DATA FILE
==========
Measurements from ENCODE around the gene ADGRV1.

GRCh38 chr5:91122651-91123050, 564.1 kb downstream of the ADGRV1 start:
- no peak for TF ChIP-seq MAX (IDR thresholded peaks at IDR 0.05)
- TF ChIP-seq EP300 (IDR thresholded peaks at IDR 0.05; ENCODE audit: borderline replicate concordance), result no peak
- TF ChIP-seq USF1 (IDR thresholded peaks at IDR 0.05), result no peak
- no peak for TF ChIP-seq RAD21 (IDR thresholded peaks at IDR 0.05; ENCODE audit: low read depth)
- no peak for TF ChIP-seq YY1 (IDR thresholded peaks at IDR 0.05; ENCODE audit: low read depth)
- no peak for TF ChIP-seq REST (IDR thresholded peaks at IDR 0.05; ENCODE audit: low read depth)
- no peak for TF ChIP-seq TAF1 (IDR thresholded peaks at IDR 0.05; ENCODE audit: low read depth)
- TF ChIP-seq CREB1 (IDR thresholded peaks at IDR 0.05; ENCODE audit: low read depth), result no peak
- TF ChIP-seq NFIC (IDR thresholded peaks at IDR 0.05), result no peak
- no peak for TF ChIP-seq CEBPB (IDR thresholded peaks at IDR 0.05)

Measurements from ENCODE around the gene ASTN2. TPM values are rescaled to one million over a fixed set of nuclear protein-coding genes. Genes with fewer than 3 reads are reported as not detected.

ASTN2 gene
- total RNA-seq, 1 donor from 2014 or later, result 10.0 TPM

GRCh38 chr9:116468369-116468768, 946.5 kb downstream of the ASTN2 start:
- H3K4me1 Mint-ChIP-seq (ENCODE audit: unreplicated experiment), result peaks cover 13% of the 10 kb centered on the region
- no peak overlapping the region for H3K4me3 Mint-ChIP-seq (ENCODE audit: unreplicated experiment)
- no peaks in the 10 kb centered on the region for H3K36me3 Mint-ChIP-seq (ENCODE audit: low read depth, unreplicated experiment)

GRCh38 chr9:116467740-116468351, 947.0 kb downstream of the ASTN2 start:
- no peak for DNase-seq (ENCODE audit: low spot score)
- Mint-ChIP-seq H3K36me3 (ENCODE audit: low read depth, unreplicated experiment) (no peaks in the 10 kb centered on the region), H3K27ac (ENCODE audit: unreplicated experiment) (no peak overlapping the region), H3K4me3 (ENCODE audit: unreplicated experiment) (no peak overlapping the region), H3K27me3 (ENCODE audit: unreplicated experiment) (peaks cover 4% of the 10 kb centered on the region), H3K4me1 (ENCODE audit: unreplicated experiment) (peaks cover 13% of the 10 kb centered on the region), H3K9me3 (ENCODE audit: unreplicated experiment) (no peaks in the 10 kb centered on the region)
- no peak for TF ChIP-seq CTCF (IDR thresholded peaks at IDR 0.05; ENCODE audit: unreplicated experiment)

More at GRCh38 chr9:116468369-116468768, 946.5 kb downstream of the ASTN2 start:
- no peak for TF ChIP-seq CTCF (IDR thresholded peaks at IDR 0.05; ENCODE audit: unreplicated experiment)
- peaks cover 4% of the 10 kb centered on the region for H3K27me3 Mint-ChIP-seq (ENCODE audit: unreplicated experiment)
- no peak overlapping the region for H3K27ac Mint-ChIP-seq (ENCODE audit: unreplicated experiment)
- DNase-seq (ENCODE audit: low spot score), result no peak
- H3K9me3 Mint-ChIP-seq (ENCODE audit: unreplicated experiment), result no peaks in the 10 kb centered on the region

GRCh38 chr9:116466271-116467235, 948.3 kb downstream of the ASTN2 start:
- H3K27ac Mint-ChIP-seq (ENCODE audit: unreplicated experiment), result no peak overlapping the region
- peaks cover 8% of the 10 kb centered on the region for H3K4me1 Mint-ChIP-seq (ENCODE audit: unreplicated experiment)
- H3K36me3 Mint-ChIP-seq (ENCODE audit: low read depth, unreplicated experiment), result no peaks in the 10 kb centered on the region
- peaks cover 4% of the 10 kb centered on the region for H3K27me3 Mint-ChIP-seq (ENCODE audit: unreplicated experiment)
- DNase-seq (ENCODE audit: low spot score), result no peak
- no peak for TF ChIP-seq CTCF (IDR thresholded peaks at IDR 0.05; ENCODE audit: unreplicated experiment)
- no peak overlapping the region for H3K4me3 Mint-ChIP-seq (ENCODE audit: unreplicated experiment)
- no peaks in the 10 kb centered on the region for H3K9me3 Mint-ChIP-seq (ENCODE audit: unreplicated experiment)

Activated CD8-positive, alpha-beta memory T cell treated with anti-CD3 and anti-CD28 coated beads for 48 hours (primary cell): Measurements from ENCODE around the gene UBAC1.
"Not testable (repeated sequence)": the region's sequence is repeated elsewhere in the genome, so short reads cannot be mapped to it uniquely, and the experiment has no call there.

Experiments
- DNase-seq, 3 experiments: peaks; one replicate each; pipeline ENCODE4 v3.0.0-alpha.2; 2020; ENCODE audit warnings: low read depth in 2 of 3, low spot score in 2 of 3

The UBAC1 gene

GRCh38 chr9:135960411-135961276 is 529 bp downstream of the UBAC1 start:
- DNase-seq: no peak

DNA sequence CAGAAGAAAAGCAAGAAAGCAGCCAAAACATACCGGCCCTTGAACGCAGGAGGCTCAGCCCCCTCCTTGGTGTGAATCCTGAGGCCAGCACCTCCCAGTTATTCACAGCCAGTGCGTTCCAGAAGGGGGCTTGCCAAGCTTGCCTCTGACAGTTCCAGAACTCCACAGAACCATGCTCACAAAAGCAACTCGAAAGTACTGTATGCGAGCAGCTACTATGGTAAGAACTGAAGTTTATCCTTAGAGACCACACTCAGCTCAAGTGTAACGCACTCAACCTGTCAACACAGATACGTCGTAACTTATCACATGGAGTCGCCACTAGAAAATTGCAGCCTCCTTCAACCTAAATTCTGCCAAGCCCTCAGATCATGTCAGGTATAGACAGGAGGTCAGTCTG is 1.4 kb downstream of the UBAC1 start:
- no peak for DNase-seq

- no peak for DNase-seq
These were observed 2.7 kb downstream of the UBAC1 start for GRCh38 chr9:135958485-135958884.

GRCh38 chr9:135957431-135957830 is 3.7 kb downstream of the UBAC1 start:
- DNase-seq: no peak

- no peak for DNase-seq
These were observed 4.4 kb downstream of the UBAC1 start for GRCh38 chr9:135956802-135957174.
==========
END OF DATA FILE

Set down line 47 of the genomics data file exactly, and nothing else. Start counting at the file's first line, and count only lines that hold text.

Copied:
- no peak for DNase-seq